The results returned inside the callback or via poll_results can be of the following kind:

[ IMP_PASS, $dir, $offset ]

Accept all data up to $offset in the data stream for direction $dir.

If $offset specifies data which were not yet seen by the analyzer, these data don't need to be forwarded to analyzer. If they were still forwarded to the analyzer (because they were already on the way, unstoppable) the analyzer just throws them away until $offset is reached. This feature is useful for ignoring whole subcontexts (like MIME content based on a Content-length header).

A special case is a $offset of IMP_MAXOFFSET, in this case the analyzer is not interested in further information about the connection.

[ IMP_PASS_PATTERN, $dir, $regex, $len ]

This is the same as IMP_PASS, except a pattern will be given instead of an offset. All data up to but not including the pattern don't need to be forwarded to the analyzer. Because $regex might be complex the analyzer has to specify how many octets the $regex might match at most, so that the caller can adjust its buffer.

Because there might be data already on the way to the analyzer, the analyzer needs to check all incoming data without explicit offset if they match the pattern. If it gets data with explicit offset, that means, that the pattern was matched inside the client at the specified position. In this case it should remove all data it got before (even if they included offset already) and resync at the specified offset.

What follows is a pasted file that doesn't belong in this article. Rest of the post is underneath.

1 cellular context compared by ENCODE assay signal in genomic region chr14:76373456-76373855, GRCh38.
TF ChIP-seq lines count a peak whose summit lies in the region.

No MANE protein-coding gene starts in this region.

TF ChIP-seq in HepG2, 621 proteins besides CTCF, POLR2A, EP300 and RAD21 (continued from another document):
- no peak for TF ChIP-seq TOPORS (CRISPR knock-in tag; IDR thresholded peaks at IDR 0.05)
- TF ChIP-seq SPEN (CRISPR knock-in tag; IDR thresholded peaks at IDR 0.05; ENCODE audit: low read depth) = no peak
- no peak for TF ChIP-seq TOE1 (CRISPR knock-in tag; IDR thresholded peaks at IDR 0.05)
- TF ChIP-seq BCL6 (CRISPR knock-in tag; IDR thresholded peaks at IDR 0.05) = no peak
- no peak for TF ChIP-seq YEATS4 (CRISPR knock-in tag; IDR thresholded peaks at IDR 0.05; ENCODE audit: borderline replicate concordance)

For better performance the analyzer should check any data it has already in the buffer if they already contain the pattern. In this case the issue can be dealt internally and there is no need to send this reply to the caller.

If the caller receives this reply, it should check all data it has still in the buffer (e.g. which were not passed) wether they contain the pattern. If the caller finds the pattern, it should call data with an explicit offset, so that the analyzer can resynchronize the position in the data stream.

[ IMP_PREPASS, $dir, $offset ]

This is similar to IMP_PASS. If <$offset> specifies data, which were already forwarded to the analyzer, they get accepted. If it specified not yet forwarded data, they get accepted also up to $offset, but contrary to IMP_PASS they get also forwarded to the analyzer.

Thus data can be forwarded before they get inspected, but they get inspected nevertheless. This might be known good data, but inspection is needed to maintain the state or to log the data.